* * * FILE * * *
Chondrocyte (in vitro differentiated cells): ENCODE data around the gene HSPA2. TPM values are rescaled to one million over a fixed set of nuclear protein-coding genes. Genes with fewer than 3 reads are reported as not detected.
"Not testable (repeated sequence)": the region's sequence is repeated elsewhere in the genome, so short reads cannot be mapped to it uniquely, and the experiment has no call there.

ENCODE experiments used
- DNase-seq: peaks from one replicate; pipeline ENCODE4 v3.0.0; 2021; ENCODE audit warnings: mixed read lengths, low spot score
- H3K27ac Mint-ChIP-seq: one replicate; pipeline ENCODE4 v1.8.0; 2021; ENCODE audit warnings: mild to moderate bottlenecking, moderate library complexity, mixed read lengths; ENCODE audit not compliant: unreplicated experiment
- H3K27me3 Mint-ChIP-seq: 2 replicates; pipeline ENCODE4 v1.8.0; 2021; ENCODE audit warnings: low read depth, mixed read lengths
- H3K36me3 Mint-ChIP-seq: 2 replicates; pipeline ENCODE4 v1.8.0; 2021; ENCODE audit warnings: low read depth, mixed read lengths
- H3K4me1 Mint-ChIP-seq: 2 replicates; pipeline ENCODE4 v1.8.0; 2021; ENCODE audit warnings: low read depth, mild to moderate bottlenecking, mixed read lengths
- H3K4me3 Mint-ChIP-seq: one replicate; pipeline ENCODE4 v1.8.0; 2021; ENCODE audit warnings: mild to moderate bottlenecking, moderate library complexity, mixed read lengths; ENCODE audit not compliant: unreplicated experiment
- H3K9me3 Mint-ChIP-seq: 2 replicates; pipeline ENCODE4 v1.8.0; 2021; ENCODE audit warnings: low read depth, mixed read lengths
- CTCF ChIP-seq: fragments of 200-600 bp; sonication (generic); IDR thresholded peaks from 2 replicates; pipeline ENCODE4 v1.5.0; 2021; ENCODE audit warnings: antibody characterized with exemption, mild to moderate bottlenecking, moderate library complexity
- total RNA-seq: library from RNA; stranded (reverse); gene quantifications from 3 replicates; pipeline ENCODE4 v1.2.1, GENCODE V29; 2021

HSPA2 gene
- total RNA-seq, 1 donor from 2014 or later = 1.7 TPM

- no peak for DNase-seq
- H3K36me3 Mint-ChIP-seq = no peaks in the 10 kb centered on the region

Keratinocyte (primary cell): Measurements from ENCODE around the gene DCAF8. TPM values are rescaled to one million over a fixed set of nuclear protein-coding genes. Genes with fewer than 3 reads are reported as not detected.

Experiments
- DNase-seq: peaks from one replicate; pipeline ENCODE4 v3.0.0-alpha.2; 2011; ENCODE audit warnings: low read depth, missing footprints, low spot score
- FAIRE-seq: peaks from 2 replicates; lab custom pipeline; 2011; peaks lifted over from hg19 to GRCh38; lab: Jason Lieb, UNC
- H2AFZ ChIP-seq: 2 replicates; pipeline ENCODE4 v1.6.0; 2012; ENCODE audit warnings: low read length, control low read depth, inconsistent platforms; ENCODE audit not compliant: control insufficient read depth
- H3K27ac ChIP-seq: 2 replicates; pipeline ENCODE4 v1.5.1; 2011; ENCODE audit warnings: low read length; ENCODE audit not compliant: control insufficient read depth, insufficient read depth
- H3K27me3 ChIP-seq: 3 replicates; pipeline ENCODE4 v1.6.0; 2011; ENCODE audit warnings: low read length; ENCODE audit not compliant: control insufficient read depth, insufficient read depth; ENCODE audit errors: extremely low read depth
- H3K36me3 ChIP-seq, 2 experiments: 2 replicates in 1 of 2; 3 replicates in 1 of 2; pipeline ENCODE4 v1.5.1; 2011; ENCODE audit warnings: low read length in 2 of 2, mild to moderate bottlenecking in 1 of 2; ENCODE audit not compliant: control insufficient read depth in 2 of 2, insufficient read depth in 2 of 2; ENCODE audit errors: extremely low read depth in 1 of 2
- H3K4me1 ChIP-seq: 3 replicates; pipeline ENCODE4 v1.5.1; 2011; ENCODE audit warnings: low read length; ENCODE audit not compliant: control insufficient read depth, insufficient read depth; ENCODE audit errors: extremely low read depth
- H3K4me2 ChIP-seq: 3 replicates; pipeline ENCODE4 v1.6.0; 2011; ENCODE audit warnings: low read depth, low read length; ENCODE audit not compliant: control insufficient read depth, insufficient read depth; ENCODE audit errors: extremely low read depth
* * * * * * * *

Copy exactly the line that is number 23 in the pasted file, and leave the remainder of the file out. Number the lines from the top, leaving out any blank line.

- H3K27me3 ChIP-seq: 3 replicates; pipeline ENCODE4 v1.6.0; 2011; ENCODE audit warnings: low read length; ENCODE audit not compliant: control insufficient read depth, insufficient read depth; ENCODE audit errors: extremely low read depth